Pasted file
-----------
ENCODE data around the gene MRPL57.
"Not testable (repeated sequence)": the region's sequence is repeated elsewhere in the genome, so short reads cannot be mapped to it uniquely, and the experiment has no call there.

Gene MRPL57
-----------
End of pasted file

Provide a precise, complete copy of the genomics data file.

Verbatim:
ENCODE data around the gene MRPL57.
"Not testable (repeated sequence)": the region's sequence is repeated elsewhere in the genome, so short reads cannot be mapped to it uniquely, and the experiment has no call there.

Gene MRPL57